A thought-provoking and immensely re-watchable (not to mention quotable) film, I think that for me, ITMOM is, if not my favourite Carpenter film, his most accomplished and prescient work.  It marries the visceral impact of The Thing and the arcane sci-religion of Prince of Darkness and emerges as a powerful and whole work.  I only watched it a week ago, and something has me wanting to pop it in again right now, if only to remind myself, as one character in the film wearily and portentously utters seconds before eating the barrels of a shotgun, "reality is not what it used to be".


Dropkick said...

Si Jose, Si!
My fave carpenter as well, yet still have to see fog and thing. I KNOOOW!

great review, great flick.
want to watch it again right now after reading this!

La Sporgenza said...

While I'm loath to validate a post on as minor a film maker as John Carpenter (particularly with the Captain and I wallowing down below utterly commentless, having respectively offered up both superlative ruminations and adroit pontifications on the applicability of Metzian analysis on several recent examples of contemporary Euro-Art House cinema), I offer below a brief opinion (using suitably layman terminology, given the scope of critical thought typically on display around here) on Carpenter's populist oeuvre quantified in Metzian terms.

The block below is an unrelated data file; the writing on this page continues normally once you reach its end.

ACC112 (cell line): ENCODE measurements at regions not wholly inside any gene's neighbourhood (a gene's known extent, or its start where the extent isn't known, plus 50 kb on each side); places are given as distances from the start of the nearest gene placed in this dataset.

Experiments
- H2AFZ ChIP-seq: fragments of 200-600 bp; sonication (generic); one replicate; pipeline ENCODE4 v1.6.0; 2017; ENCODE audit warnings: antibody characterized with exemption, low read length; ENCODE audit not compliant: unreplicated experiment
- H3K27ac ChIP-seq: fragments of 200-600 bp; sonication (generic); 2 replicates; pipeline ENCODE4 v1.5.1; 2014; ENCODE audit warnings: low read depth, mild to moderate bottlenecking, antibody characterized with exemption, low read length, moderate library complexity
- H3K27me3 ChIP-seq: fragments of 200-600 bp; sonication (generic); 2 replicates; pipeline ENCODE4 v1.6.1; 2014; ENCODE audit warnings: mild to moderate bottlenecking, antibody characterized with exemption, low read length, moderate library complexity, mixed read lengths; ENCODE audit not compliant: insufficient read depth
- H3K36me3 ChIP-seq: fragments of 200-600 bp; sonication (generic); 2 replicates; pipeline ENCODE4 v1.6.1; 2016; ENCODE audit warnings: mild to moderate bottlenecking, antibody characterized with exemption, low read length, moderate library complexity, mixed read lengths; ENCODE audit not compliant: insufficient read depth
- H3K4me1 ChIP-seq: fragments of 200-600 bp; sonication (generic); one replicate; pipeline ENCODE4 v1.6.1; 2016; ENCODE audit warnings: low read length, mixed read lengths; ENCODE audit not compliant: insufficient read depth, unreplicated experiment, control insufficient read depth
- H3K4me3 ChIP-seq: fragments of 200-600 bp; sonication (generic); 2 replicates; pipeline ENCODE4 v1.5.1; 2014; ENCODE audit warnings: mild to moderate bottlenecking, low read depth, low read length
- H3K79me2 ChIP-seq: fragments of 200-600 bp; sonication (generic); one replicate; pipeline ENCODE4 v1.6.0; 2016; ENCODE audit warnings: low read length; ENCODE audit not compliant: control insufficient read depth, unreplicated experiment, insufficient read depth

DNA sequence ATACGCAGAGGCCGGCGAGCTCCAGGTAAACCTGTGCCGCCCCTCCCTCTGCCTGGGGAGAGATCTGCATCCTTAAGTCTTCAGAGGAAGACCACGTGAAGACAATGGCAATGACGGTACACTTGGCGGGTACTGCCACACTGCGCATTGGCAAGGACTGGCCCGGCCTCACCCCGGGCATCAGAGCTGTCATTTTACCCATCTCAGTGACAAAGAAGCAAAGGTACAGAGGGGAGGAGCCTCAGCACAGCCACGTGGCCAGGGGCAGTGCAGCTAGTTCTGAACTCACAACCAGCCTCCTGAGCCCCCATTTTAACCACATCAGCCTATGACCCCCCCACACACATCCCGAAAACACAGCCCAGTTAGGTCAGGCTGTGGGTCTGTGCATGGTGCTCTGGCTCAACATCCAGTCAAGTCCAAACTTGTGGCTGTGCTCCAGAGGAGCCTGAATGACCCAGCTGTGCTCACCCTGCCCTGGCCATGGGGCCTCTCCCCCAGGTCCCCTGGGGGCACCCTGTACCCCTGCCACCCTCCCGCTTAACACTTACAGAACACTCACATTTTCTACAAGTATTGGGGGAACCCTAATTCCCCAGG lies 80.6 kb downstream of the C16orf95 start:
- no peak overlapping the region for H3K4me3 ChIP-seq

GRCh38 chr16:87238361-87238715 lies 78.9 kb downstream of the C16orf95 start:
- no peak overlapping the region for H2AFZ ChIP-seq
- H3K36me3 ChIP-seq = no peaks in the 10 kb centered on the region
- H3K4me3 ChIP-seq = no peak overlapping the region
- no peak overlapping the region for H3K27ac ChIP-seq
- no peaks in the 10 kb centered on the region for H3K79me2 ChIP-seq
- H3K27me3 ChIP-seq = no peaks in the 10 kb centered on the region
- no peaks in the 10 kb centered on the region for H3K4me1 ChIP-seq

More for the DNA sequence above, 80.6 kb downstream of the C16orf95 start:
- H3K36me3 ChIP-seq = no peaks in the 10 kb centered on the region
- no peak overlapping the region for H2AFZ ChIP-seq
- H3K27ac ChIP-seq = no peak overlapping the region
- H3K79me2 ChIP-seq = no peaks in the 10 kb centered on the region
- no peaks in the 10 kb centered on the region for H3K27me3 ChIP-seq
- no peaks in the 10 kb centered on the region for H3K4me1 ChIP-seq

While Barthes's methods still play an important role in the development of film theory, it was Christian Metz, one of the giants of French film theory, who became best known for the use of semiology as a method to analyze cinema. In Film Language (1968), Metz argued that cinema is structured like a language. Adopting Saussure's models, Metz made the distinction between "langue," a language system, and "language," a less clearly defined system of recognizable conventions. Metz contends that film cannot be regarded as comprising a "langue," in the sense of having a strict grammar and syntax equivalent to that of the written or spoken word. Unlike the written word, film's basic unit, which Metz argues is the shot, is neither symbolic nor arbitrary but iconic; therefore, it is laden with specific meaning. Metz further suggests that film is a language in which each shot used in a sequence works like a unit in a linguistic statement. In his theoretical model, known as the "grande syntagmatique," Metz argues that individual cinematic texts construct their own meaning systems rather than share a unified grammar.


A picture paints a 1000 words and Carpenter rules! I loved The Thing and most of the other titles you list but weirdly, I've never seen In the Mouth.... Gonna fix that later this week.

Dropkick said...

whoa... I think Scott just called you a pansy Joe.

the coelacanth said...

i like the mets, and didn't know they were all so well read and knew so much about film theory! bummer they didn't make the playoffs. if only they didn't release pedro... sigh. next year, next year...

La Sporgenza said...

I'm never sure if Kadas is commenting on the current post or some earlier one. Is he joking or buried in his ripe and abundant paranoia, does he really see endless insults no matter what is written? I simply can't get a bead on you Kris.

Of course Joe is a pansy, but nothing in this particular post says that, even indirectly.


Dropkick said...

getting a bead on a Colombian is like throwing a hotdog down a hallway, Sporgmaster flash.